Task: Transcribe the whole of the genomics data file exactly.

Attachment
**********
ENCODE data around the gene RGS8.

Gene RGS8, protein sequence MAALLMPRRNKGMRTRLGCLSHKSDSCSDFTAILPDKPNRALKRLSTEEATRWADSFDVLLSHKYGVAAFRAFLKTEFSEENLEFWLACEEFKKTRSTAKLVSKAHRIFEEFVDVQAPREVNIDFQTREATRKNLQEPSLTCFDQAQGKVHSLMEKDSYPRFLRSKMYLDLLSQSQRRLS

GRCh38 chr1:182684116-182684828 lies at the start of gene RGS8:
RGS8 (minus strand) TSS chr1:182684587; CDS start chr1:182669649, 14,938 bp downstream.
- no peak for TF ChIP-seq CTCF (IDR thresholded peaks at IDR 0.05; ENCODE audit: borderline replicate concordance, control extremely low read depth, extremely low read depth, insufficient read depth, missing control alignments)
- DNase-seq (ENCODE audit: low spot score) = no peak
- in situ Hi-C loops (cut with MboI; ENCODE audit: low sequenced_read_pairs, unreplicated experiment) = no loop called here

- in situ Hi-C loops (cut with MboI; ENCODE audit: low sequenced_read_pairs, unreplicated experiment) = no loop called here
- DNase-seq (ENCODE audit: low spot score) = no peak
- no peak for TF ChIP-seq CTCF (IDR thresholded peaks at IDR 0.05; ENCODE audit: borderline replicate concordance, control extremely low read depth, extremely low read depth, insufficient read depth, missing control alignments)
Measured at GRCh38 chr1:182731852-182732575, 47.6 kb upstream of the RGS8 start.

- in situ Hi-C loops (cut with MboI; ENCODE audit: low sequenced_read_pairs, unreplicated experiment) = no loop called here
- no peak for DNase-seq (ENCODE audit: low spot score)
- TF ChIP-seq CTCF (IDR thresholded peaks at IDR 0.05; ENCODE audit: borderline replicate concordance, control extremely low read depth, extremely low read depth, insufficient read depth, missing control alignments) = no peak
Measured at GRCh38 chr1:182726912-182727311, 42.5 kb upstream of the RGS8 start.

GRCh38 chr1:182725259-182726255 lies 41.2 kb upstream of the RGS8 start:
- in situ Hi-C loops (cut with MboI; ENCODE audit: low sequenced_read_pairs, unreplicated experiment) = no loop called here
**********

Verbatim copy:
ENCODE data around the gene RGS8.

Gene RGS8, protein sequence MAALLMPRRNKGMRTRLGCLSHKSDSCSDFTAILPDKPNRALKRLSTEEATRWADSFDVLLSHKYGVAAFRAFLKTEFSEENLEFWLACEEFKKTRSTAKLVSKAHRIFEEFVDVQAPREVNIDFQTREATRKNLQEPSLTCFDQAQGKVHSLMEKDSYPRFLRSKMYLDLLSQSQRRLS

GRCh38 chr1:182684116-182684828 lies at the start of gene RGS8:
RGS8 (minus strand) TSS chr1:182684587; CDS start chr1:182669649, 14,938 bp downstream.
- no peak for TF ChIP-seq CTCF (IDR thresholded peaks at IDR 0.05; ENCODE audit: borderline replicate concordance, control extremely low read depth, extremely low read depth, insufficient read depth, missing control alignments)
- DNase-seq (ENCODE audit: low spot score) = no peak
- in situ Hi-C loops (cut with MboI; ENCODE audit: low sequenced_read_pairs, unreplicated experiment) = no loop called here

- in situ Hi-C loops (cut with MboI; ENCODE audit: low sequenced_read_pairs, unreplicated experiment) = no loop called here
- DNase-seq (ENCODE audit: low spot score) = no peak
- no peak for TF ChIP-seq CTCF (IDR thresholded peaks at IDR 0.05; ENCODE audit: borderline replicate concordance, control extremely low read depth, extremely low read depth, insufficient read depth, missing control alignments)
Measured at GRCh38 chr1:182731852-182732575, 47.6 kb upstream of the RGS8 start.

- in situ Hi-C loops (cut with MboI; ENCODE audit: low sequenced_read_pairs, unreplicated experiment) = no loop called here
- no peak for DNase-seq (ENCODE audit: low spot score)
- TF ChIP-seq CTCF (IDR thresholded peaks at IDR 0.05; ENCODE audit: borderline replicate concordance, control extremely low read depth, extremely low read depth, insufficient read depth, missing control alignments) = no peak
Measured at GRCh38 chr1:182726912-182727311, 42.5 kb upstream of the RGS8 start.

GRCh38 chr1:182725259-182726255 lies 41.2 kb upstream of the RGS8 start:
- in situ Hi-C loops (cut with MboI; ENCODE audit: low sequenced_read_pairs, unreplicated experiment) = no loop called here